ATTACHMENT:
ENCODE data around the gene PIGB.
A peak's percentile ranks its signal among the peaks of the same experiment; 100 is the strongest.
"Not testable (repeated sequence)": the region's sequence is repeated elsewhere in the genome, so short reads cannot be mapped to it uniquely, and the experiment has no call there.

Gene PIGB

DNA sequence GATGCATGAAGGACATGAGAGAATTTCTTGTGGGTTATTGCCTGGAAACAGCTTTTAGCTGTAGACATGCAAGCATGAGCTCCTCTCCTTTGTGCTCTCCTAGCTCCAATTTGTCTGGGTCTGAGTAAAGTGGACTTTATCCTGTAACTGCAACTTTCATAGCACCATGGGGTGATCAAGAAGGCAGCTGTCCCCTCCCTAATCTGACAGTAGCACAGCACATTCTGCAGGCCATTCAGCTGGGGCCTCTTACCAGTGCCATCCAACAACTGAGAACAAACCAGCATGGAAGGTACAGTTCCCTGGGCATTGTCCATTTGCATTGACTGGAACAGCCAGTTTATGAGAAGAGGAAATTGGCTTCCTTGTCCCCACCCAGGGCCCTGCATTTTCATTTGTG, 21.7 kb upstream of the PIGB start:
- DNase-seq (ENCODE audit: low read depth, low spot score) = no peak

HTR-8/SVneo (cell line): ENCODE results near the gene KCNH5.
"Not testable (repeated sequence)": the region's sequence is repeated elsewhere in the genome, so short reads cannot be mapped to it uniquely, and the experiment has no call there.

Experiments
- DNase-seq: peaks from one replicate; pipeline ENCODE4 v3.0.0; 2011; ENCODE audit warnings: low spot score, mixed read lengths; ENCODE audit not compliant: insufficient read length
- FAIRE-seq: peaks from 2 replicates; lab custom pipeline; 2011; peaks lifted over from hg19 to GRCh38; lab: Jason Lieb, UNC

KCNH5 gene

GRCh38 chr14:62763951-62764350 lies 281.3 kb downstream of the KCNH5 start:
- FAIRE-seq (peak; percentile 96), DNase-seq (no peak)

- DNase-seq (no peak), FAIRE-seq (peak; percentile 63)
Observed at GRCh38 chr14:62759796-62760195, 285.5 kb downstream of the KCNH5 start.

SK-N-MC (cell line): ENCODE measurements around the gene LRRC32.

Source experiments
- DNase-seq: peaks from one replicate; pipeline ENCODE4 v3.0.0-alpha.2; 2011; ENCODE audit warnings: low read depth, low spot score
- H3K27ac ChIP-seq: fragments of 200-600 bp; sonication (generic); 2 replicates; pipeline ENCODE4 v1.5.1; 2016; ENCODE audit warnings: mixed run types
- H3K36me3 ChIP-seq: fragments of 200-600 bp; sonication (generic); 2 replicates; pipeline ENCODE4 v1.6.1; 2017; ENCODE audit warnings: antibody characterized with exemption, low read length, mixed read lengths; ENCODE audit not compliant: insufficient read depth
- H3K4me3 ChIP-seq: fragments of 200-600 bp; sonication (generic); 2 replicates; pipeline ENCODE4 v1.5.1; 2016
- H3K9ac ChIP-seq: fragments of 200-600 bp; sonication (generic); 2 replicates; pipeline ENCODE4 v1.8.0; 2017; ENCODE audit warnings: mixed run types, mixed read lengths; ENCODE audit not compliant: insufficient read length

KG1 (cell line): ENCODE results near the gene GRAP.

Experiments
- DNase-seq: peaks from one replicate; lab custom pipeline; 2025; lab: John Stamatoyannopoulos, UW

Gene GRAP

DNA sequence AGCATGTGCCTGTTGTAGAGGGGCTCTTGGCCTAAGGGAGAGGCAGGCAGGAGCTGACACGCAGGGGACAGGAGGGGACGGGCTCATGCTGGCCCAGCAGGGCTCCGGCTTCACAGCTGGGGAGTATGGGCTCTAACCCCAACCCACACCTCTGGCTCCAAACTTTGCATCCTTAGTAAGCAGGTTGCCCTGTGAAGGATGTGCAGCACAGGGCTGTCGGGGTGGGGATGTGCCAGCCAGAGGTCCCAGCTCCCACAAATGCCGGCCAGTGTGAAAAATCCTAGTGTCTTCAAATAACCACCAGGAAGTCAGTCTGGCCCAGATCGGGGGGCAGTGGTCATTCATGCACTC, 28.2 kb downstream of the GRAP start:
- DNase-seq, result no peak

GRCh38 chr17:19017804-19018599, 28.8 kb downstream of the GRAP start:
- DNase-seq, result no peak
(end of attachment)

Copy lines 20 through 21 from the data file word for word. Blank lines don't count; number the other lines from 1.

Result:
- H3K27ac ChIP-seq: fragments of 200-600 bp; sonication (generic); 2 replicates; pipeline ENCODE4 v1.5.1; 2016; ENCODE audit warnings: mixed run types
- H3K36me3 ChIP-seq: fragments of 200-600 bp; sonication (generic); 2 replicates; pipeline ENCODE4 v1.6.1; 2017; ENCODE audit warnings: antibody characterized with exemption, low read length, mixed read lengths; ENCODE audit not compliant: insufficient read depth